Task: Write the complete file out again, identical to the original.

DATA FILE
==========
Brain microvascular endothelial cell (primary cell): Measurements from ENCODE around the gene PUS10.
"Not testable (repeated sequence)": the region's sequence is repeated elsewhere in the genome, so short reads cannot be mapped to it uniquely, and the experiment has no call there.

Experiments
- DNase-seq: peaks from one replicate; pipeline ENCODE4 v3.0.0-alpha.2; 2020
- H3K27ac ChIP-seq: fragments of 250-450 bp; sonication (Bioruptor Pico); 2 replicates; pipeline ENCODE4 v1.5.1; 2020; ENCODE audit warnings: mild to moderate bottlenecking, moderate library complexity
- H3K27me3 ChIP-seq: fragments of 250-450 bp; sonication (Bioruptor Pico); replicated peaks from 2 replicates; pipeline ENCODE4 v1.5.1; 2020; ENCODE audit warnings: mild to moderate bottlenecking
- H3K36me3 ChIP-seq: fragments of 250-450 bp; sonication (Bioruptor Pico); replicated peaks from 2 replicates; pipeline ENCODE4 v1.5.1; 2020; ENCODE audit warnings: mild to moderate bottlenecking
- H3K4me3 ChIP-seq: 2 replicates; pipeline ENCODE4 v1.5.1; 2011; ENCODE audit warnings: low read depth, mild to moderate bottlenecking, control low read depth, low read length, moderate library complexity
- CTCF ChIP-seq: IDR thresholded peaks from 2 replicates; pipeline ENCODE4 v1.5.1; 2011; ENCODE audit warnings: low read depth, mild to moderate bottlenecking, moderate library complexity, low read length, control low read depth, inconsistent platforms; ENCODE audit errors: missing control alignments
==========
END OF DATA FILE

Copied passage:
Brain microvascular endothelial cell (primary cell): Measurements from ENCODE around the gene PUS10.
"Not testable (repeated sequence)": the region's sequence is repeated elsewhere in the genome, so short reads cannot be mapped to it uniquely, and the experiment has no call there.

Experiments
- DNase-seq: peaks from one replicate; pipeline ENCODE4 v3.0.0-alpha.2; 2020
- H3K27ac ChIP-seq: fragments of 250-450 bp; sonication (Bioruptor Pico); 2 replicates; pipeline ENCODE4 v1.5.1; 2020; ENCODE audit warnings: mild to moderate bottlenecking, moderate library complexity
- H3K27me3 ChIP-seq: fragments of 250-450 bp; sonication (Bioruptor Pico); replicated peaks from 2 replicates; pipeline ENCODE4 v1.5.1; 2020; ENCODE audit warnings: mild to moderate bottlenecking
- H3K36me3 ChIP-seq: fragments of 250-450 bp; sonication (Bioruptor Pico); replicated peaks from 2 replicates; pipeline ENCODE4 v1.5.1; 2020; ENCODE audit warnings: mild to moderate bottlenecking
- H3K4me3 ChIP-seq: 2 replicates; pipeline ENCODE4 v1.5.1; 2011; ENCODE audit warnings: low read depth, mild to moderate bottlenecking, control low read depth, low read length, moderate library complexity
- CTCF ChIP-seq: IDR thresholded peaks from 2 replicates; pipeline ENCODE4 v1.5.1; 2011; ENCODE audit warnings: low read depth, mild to moderate bottlenecking, moderate library complexity, low read length, control low read depth, inconsistent platforms; ENCODE audit errors: missing control alignments